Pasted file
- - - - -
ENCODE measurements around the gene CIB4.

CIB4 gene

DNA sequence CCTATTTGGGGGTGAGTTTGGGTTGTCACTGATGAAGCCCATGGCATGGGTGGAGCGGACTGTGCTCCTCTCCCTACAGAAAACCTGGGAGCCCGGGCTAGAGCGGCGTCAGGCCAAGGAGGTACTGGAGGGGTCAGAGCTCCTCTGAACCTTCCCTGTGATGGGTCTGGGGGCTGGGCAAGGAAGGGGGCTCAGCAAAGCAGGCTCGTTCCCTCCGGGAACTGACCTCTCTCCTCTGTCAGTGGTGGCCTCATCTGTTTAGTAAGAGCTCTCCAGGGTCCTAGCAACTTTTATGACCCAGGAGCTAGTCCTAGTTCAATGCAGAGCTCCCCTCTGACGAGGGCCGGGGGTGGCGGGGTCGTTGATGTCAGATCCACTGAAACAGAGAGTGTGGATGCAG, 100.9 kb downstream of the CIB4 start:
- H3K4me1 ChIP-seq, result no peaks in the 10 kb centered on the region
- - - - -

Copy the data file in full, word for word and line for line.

ENCODE measurements around the gene CIB4.

CIB4 gene

DNA sequence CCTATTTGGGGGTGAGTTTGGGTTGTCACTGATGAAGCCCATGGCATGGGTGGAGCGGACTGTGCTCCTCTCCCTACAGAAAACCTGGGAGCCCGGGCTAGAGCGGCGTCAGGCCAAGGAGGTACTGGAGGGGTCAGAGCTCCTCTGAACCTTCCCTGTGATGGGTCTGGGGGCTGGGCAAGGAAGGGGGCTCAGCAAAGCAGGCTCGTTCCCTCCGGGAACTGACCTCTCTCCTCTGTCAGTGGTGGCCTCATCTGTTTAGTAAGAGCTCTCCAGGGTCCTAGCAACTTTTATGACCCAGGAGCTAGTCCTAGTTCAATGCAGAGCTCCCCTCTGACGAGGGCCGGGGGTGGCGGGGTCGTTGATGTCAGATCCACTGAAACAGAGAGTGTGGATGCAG, 100.9 kb downstream of the CIB4 start:
- H3K4me1 ChIP-seq, result no peaks in the 10 kb centered on the region